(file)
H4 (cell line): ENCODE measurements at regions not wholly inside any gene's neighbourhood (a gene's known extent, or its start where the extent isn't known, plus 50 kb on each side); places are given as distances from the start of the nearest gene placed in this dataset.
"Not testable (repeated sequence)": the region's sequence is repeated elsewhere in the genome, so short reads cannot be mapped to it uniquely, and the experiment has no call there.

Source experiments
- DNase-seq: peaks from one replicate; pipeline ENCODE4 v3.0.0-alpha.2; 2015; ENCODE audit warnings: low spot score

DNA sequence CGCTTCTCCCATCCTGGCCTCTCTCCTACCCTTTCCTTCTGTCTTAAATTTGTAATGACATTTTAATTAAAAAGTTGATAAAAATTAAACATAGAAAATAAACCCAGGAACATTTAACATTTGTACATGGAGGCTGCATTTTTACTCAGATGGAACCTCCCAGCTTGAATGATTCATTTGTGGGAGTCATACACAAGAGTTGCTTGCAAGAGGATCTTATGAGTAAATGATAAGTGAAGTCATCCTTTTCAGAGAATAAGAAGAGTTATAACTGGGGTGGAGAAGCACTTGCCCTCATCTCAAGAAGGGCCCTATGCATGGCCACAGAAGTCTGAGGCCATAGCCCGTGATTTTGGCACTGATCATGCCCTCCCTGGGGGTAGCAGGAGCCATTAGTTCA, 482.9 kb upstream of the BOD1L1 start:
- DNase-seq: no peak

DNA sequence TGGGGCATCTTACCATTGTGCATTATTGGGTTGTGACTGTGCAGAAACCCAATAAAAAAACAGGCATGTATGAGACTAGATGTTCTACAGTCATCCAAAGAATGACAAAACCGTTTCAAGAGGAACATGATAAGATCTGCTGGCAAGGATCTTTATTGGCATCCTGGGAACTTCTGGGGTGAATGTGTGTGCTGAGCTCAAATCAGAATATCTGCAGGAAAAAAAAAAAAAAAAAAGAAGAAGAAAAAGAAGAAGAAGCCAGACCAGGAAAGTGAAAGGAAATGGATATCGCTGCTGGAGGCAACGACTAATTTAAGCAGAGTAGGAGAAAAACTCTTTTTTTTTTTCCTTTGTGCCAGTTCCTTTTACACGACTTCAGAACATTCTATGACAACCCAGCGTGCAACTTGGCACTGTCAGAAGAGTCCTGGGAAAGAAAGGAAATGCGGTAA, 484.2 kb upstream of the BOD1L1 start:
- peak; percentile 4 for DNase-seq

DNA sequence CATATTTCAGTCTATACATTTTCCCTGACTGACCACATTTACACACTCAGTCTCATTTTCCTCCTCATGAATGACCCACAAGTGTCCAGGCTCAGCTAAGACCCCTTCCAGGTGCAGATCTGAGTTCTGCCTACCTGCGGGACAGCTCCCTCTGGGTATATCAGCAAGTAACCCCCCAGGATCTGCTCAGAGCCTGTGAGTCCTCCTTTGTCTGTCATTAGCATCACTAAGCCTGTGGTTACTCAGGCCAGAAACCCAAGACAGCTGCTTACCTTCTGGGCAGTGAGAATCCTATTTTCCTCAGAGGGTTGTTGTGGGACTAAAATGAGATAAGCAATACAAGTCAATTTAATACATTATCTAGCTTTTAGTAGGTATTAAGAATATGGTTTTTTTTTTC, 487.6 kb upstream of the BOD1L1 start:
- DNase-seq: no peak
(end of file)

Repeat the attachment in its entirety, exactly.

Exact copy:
H4 (cell line): ENCODE measurements at regions not wholly inside any gene's neighbourhood (a gene's known extent, or its start where the extent isn't known, plus 50 kb on each side); places are given as distances from the start of the nearest gene placed in this dataset.
"Not testable (repeated sequence)": the region's sequence is repeated elsewhere in the genome, so short reads cannot be mapped to it uniquely, and the experiment has no call there.

Source experiments
- DNase-seq: peaks from one replicate; pipeline ENCODE4 v3.0.0-alpha.2; 2015; ENCODE audit warnings: low spot score

DNA sequence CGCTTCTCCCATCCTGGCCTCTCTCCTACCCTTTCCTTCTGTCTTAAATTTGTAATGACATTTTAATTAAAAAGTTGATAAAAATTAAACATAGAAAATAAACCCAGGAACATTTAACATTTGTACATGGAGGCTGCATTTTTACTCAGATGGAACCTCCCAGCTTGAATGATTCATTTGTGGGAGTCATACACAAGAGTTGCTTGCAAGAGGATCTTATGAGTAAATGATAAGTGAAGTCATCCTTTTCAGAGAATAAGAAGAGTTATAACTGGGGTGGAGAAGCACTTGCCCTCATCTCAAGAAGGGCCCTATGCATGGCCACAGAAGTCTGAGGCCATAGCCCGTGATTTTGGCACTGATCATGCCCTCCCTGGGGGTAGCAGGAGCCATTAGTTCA, 482.9 kb upstream of the BOD1L1 start:
- DNase-seq: no peak

DNA sequence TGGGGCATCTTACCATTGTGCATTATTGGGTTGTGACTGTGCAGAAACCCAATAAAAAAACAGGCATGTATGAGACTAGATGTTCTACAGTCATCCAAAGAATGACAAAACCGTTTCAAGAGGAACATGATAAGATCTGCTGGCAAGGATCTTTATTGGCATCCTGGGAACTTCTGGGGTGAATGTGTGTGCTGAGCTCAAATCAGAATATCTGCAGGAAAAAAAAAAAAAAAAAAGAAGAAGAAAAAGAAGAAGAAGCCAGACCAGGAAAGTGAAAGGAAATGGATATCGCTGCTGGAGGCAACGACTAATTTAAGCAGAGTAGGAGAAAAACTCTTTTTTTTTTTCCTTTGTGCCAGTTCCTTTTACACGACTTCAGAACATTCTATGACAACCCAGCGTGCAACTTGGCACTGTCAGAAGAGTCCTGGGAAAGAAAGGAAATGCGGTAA, 484.2 kb upstream of the BOD1L1 start:
- peak; percentile 4 for DNase-seq

DNA sequence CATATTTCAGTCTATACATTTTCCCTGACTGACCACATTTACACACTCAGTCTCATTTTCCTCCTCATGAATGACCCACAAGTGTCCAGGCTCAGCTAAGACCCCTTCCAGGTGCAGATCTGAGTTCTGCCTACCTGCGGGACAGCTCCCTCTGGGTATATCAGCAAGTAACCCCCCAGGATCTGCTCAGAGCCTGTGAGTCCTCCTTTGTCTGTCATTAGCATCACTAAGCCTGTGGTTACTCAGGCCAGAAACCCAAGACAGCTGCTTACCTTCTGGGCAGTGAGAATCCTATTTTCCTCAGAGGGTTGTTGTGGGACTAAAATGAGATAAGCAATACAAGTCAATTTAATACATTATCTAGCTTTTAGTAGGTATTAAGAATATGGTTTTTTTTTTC, 487.6 kb upstream of the BOD1L1 start:
- DNase-seq: no peak